September 26.

What do bruised apples have to do with the national budget?

Not So Forbidden Fruit

“I don’t understand. Look at all the apples, pears, and chestnuts strewn about the sidewalks and nobody ever collects any of it. Why?”

“We live in an affluent society,” answers Lothar.

That must be the reason, enough cash to buy apples at the supermarket but not enough time to pick up the fallen fruit in your neighbourhood. Or is it an embarrassment to do this? I do see people in their own gardens meticulously raking up the fallen apples or pears. I’m not sure if they eat them, compost them, or give them to the pigs and goats. As for the fruit that hangs over or falls into the public way – nobody seems interested in that. Or is taboo? Lothar takes Leo for a walk in the churchyard and comes back with a few small apples, not bad tasting and strongly rose scented. An old variety perhaps. But these feral fruit trees I see everywhere growing in the hedgerows and country lanes are a different story. The fruit is smallish but more or less unblemished. The ground is littered with them. So, an affluent society—or a time-poor one.

If Germans can afford to let fallen fruit rot on the streets then that might be one of the reasons why they, collectively, as a nation, always seem to find some stash of money somewhere to bail out another country or take in a few hundred thousand more refugees.  I read in the local paper about the fiasco of the 2017 documenta, a massive modern art event that takes place every five years in Kassel. For the first time, Kassel partnered with Athens to do a double exhibit. The Athenian half of the show blew past its budget in no time and the taxpayers of Kassel and Hessen (quite unknowingly at the time) had to bail them out or the joined-at-the-hip show wouldn’t go on. Sound familiar? Don’t worry, Germany will pay for it. They always do! As if “Germany” is some magical fiscal being and not actual people.

Art is important – but who pays for it and how much? (image source: Olaf Kosinsky 2017, Wikimedia Commons)

So, let’s say you’re a working Jo or Johanna, bundled against the cold, lighting up a ciggie while you wait at the bus stop to bring your groceries back to your crummy little apartment and you’re expected to have pride in a giant modern art event that fills the hotels once every five years and does nothing else for Kassel (despite the bureaucratic efforts to raise the city’s profile by adding “Kassel documenta stadt” to email signatures and road signs). And on top of that you have to bail out Athens, because the Greeks won’t tax their shipping tycoons but can blow through a multi-million Euro budget for the documenta like its nothing.  I’m beginning to sound like a Philistine, art-scoffing, xenophobic right-winger. But really, how much more is big brother/sister expected to put up with? It’s the same conundrum as the real big brothers and sisters in dysfunctional and profligate families. You want to give up, walk away, but that would mean the family would split apart — or Putin might move in!

And if we’re going to talk about people as nations, just how much does the “average” German make?  The average annual household income, net, in US dollars is about $34,000. But we know that averages mean nothing. The average income in Hessen is higher than many of the other states but I’m sure that the city of Frankfurt, one of the banking heavyweights of Europe, puts a thumb on the scales. I wonder what the median income is? What is obvious is that the six states that make up the former DDR are nowhere near the former West. After almost a year of house hunting online we’ve pieced together a grim pictorial inventory of broken-down houses and whole apartment buildings falling apart in in the Eastern cities—enough of a reminder that 30 years is not such a long time and that opening a border isn’t enough to even things out. Maybe the sidewalks and farm lanes are picked clean in these towns and cities. I don’t know.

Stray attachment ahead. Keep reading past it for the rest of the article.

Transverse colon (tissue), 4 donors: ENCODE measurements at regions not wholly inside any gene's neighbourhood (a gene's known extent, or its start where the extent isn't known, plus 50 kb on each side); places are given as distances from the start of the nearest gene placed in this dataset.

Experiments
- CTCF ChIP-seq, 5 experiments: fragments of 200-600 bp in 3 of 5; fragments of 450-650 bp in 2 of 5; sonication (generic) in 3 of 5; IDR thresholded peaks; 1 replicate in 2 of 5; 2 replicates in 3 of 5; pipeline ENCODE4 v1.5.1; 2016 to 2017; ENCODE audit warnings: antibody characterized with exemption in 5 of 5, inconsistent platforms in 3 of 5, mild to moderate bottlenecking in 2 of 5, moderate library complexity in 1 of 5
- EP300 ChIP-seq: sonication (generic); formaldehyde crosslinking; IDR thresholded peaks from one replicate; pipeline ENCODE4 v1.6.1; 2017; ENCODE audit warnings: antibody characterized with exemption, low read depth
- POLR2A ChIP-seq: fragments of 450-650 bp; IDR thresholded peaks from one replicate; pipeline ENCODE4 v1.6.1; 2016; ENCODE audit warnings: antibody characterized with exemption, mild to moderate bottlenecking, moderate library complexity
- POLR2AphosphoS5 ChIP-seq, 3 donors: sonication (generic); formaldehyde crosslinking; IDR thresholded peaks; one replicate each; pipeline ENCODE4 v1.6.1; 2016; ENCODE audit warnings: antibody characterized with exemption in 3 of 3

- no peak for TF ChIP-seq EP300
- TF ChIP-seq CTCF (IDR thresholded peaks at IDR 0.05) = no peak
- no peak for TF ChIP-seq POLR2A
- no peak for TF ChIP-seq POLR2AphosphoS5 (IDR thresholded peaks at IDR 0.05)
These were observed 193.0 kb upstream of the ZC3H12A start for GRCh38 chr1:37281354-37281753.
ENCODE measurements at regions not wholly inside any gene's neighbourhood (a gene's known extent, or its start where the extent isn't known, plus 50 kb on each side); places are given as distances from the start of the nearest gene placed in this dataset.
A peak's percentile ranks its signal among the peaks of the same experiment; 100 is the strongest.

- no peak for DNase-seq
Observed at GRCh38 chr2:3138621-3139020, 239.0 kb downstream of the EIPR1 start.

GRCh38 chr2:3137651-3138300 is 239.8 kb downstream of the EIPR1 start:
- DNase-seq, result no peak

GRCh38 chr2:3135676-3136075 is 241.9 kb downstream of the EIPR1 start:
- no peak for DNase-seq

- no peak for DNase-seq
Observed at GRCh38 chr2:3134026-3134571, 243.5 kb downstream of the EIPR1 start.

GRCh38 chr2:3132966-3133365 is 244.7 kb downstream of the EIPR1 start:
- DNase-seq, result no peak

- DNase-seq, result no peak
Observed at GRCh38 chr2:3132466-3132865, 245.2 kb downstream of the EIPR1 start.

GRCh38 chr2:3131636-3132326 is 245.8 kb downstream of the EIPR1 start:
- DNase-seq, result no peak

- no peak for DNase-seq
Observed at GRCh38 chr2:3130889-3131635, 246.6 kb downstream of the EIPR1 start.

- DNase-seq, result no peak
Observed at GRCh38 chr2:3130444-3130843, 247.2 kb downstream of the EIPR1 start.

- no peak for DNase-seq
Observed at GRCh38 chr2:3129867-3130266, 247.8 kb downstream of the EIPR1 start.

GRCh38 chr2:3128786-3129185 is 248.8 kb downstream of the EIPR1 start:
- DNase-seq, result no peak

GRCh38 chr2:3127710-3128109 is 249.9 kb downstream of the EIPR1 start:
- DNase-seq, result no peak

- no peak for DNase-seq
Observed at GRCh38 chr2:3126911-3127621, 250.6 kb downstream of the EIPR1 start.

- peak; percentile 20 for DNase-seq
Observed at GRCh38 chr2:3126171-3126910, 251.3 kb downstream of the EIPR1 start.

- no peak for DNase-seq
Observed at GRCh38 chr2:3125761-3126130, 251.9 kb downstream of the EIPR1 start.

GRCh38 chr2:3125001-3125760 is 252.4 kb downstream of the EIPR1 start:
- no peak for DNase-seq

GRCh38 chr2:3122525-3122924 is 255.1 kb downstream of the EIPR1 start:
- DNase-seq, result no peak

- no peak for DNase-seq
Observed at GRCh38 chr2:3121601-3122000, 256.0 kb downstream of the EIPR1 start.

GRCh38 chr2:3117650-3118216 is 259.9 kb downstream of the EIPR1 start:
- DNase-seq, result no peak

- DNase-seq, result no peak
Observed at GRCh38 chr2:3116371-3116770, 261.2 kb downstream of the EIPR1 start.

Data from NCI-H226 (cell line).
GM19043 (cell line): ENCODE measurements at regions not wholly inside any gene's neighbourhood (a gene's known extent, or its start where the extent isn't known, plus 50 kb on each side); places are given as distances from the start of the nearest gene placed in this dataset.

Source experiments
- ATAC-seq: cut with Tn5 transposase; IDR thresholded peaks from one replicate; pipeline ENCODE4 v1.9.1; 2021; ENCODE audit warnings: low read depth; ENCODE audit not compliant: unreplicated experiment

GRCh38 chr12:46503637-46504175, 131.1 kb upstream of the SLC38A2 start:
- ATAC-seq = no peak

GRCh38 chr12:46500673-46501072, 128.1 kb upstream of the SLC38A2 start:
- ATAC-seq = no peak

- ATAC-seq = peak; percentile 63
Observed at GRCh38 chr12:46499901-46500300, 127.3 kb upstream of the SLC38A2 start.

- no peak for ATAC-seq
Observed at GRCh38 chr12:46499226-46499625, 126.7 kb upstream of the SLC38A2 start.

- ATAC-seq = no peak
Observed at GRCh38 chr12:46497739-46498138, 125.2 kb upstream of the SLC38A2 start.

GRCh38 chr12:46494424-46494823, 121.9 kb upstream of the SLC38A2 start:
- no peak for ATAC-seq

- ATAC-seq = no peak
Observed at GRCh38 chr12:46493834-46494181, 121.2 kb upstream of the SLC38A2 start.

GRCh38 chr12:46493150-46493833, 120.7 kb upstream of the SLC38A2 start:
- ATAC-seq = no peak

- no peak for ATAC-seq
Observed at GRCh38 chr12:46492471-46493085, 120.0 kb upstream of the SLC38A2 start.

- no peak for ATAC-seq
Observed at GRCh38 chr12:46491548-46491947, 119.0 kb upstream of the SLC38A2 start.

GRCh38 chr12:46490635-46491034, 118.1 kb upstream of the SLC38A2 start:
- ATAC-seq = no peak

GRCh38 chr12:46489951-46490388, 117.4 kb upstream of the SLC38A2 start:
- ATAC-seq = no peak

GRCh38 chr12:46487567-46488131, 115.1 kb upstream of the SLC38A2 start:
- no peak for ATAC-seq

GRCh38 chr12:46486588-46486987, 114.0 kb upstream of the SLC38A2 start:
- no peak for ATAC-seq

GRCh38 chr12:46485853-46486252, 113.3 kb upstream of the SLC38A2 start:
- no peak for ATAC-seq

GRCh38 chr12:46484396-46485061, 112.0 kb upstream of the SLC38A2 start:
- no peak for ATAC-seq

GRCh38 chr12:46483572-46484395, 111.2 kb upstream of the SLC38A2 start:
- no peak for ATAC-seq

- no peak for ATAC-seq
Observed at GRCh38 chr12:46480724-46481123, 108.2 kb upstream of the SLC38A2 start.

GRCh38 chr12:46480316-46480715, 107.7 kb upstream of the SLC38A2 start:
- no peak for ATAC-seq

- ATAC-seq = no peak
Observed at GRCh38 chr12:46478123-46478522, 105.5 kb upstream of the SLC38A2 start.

Thinking about money and averages has ruined another walk on a beautiful, rare sunny fall day. I am not above picking up an apple here and there and stuffing it in my coat. I (gingerly) rely on the shared norm in every culture that the roadsides and the very edges of the fields should be left for gleaners. I suppose this idea somehow morphed into public assistance over time. Damn, there I go again! For my punishment for such grumpiness I should be tasked with organizing a village clean up party that will collect all the strewn fruit, saving the best for collective cookery and the rest for pig fodder or compost. Then no one would have to feel guilty or embarrassed picking up fruit from the sidewalks.

Get your vitamin C right here…

What is clearly within bounds is the more wild fruit: rosehips, elderberry (“Holunder”), and sloe plums. People have known and collected this fruit for centuries. But I’ve never encountered anyone else on my walks picking the fruit. At least there are books and TV shows that promote wild foraging and give you all the tips you need. It’s a form of historical preservation of culinary traditions and old ways on the land. There’s even a gin maker in the neighbouring town who collects the juniper berries on the hills and goes through the insanely tedious process of preparing the berries and making the gin. It costs a lot. So, a niche market. Good for them.

Hats off to anyone who has the interest and time to harvest, clean, and cook down any of these small fruits into their healthy decoctions. Lothar and I tried it with the Holunder berries. It makes a tasty kind of compote (a bit crunchy because I wasn’t too careful to remove all the stems). If you don’t care for this kind of nuisance, I mean hobby, you can go to the gas station and buy bottled water flavoured with Holunder. Because you have coins in your pocket but no time. Maybe you’re too busy working to pay your own bills and keep Europe together to stop and gather the food at your feet.